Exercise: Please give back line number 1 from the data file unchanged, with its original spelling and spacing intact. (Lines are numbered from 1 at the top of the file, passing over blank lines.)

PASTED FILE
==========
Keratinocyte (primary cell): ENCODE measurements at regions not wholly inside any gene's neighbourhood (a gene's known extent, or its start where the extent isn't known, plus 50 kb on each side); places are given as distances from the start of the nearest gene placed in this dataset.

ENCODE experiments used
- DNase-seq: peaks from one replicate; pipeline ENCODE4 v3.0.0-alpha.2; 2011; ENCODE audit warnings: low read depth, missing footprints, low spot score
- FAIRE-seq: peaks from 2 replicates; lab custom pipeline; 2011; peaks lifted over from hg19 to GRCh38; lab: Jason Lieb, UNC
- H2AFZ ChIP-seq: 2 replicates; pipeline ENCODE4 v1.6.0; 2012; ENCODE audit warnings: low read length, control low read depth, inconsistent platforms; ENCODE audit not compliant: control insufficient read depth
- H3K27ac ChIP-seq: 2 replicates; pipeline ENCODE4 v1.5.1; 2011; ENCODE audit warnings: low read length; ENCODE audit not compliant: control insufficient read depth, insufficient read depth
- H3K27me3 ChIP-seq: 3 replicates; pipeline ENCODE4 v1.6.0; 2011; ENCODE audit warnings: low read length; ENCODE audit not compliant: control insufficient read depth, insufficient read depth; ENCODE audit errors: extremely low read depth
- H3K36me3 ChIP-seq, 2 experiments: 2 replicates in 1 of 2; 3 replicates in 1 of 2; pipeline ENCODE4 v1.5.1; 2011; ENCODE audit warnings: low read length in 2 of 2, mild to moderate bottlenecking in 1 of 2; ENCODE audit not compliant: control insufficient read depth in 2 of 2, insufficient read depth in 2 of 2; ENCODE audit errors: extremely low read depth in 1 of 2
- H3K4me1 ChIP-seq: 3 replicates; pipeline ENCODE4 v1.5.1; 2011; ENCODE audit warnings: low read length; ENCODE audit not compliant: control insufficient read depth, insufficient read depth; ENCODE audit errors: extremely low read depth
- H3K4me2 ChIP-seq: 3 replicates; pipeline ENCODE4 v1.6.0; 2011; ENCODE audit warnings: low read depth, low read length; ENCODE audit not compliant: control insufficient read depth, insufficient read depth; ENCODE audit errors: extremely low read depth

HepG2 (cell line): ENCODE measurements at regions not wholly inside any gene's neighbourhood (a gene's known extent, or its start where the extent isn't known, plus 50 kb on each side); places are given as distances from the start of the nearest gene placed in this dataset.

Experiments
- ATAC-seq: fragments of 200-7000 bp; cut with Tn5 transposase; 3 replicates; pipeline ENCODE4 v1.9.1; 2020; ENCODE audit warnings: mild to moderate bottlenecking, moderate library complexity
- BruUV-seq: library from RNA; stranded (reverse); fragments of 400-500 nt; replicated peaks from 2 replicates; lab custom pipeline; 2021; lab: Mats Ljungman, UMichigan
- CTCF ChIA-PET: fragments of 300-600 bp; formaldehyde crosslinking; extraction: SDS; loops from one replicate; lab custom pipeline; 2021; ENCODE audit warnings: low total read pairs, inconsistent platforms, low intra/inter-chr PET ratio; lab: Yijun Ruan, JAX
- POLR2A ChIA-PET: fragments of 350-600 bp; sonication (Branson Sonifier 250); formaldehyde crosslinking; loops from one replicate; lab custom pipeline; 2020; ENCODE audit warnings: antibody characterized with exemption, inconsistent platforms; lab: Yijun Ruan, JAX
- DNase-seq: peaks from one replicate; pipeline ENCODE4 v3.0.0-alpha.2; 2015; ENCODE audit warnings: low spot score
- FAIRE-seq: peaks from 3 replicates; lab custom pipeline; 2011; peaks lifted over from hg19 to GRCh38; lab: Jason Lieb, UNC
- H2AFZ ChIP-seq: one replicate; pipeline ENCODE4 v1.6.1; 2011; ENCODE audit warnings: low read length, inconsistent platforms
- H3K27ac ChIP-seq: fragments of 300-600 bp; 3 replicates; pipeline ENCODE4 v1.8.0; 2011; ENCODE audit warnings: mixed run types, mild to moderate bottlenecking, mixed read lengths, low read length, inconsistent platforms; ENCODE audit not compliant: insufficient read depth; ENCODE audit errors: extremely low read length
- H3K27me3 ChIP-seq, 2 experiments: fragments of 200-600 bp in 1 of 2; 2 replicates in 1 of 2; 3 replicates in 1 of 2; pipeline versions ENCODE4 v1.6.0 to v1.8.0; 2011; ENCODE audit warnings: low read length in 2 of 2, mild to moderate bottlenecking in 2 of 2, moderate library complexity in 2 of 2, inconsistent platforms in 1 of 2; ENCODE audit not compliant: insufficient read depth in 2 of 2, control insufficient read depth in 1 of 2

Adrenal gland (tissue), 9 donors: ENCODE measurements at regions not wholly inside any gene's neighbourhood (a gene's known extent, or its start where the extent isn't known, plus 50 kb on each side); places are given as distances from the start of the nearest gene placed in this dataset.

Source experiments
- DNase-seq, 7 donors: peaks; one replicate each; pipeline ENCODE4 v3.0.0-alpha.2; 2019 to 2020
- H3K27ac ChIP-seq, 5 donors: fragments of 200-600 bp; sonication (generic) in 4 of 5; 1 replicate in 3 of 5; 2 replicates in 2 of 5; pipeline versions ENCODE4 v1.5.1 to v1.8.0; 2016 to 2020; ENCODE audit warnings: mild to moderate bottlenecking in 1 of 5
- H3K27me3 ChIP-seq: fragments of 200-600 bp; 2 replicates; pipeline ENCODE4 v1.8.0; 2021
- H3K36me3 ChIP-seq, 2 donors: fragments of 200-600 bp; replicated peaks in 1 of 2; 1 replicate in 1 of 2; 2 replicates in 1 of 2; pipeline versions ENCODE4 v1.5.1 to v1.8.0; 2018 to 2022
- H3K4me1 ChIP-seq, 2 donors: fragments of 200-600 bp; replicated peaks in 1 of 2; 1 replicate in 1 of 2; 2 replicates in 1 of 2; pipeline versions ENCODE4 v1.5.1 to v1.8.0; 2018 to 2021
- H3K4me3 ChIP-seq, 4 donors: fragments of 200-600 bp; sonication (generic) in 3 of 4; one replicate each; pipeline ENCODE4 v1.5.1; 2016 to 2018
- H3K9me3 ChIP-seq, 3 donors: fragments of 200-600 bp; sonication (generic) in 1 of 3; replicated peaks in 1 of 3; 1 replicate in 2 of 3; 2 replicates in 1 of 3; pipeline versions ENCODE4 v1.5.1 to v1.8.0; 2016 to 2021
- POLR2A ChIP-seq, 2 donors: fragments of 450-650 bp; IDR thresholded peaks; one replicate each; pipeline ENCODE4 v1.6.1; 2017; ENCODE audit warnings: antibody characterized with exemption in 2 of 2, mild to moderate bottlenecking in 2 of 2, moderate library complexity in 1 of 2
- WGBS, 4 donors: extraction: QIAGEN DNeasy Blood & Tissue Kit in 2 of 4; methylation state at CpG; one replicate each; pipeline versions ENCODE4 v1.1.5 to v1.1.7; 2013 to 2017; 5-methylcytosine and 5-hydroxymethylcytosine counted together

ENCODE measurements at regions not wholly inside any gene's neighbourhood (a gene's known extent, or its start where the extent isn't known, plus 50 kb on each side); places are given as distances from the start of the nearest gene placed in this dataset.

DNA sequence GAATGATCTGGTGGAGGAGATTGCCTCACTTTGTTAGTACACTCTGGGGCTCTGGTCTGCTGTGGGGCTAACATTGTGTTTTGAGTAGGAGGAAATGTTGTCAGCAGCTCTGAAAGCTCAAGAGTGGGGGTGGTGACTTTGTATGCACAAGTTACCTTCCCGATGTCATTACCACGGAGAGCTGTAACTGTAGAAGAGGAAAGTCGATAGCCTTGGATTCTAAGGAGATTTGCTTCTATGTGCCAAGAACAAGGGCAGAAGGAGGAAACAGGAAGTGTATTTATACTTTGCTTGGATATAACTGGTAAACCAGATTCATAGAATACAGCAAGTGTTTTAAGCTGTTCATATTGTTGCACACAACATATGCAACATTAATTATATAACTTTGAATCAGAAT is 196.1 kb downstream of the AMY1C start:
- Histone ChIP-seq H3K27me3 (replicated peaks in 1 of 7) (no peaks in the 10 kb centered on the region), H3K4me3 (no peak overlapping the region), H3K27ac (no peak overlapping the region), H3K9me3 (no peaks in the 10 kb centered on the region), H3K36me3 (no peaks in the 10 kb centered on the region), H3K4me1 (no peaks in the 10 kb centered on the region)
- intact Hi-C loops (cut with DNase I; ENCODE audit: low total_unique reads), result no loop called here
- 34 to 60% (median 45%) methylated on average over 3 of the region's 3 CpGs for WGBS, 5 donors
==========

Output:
Keratinocyte (primary cell): ENCODE measurements at regions not wholly inside any gene's neighbourhood (a gene's known extent, or its start where the extent isn't known, plus 50 kb on each side); places are given as distances from the start of the nearest gene placed in this dataset.